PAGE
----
For decades, petty rules, silly laws and frivolous lawsuits held no power over Common Sense. He was credited with cultivating such valued lessons as to know when to come in out of the rain; the early bird gets the worm; and life isn’t always fair. Common Sense lived by simple, sound financial policies (you don’t spend more than you earn) and reliable parenting strategies (the adults are in charge, not the kids).

A veteran of the Industrial Revolution, the Great Depression, and the Technological Revolution, Common Sense survived cultural and educational trends including feminism, body piercing, whole language and new math. But his health declined when he became infected with the ‘If it only helps one person it’s worth it’ virus.

In recent decades his waning strength proved no match for the ravages of overbearing federal regulation. He watched in pain as good people became ruled by self-seeking lawyers and enlightened auditors. His health rapidly deteriorated when schools endlessly implemented zero tolerance policies, reports of six-year old boys charged with sexual harassment for kissing classmates, a teen suspended for taking a swig of mouthwash after lunch, and a teacher fired for reprimanding an unruly student.

Finally, Common Sense lost his will to live as the Ten Commandments became contraband, churches became businesses, criminals received better treatment than victims, and federal judges stuck their noses in everything from Boy Scouts to professional sports. As the end neared, Common Sense drifted in and out of logic but was kept informed of developments regarding questionable regulations for asbestos, low flow toilets, “smart” guns, the nurturing of prohibition laws and mandatory air bags. Finally, when told that some hockey associations were banning parents from the arena while their children were playing, he breathed his last.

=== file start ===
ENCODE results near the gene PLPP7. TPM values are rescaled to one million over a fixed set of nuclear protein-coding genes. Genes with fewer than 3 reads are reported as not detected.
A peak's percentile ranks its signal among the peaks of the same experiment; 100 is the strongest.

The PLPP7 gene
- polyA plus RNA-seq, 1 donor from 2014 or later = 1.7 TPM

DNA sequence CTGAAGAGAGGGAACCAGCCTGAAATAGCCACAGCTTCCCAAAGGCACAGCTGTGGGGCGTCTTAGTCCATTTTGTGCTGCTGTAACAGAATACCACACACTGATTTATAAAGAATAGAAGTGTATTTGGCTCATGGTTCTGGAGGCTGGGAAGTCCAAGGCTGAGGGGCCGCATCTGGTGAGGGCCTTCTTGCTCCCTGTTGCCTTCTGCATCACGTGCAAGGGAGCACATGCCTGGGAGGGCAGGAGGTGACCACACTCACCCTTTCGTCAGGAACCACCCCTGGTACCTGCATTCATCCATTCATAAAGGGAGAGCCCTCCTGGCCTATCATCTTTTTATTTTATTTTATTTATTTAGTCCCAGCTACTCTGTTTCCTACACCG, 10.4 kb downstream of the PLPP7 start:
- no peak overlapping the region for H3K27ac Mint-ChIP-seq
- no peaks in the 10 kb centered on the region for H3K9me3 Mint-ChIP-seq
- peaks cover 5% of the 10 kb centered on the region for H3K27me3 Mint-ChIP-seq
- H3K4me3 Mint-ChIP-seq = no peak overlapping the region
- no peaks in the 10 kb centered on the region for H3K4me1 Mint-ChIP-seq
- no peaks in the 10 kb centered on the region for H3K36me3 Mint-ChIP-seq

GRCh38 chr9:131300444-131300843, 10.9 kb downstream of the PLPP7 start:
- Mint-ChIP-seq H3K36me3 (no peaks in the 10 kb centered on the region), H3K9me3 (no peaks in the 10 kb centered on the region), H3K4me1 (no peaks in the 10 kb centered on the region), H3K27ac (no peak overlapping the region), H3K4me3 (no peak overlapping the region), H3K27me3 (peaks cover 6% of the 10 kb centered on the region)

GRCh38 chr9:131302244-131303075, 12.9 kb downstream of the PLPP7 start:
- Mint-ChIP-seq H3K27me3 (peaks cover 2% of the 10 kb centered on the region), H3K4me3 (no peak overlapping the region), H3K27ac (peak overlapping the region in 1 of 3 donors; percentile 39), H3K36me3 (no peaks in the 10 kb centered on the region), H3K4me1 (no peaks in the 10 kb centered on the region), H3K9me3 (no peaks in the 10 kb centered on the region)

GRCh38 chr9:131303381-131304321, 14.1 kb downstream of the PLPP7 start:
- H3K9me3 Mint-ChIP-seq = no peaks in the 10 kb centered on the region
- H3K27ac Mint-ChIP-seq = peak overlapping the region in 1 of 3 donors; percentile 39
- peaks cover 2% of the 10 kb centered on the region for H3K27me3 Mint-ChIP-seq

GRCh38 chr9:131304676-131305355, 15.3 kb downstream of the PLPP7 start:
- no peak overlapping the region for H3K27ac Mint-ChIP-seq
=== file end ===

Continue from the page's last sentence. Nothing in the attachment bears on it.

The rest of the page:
Common Sense was preceded in death by his parents Truth and Trust; his wife, Discretion; his daughter, Responsibility; and his son, Reason. He is survived by three stepbrothers, Rights, Corruption and Whiner.

Not many attended his funeral because so few realized he was gone.”

I hope you now have a better understanding of why the world is unfolding as it is today. We will all miss Common Sense. He is going to be hard to replace.

Have a good week!


REFLECTIONS by Robert Kirwan

October 25, 2000

"The Mighty Oak Was Once A Little Nut That Stood Its Ground"

“The mighty oak was once a little nut that stood it’s ground”. A powerful message is contained in that simple quotation. Since I first came across it several years ago, the phrase stuck with me and I have had opportunity to repeat it to myself many, many times.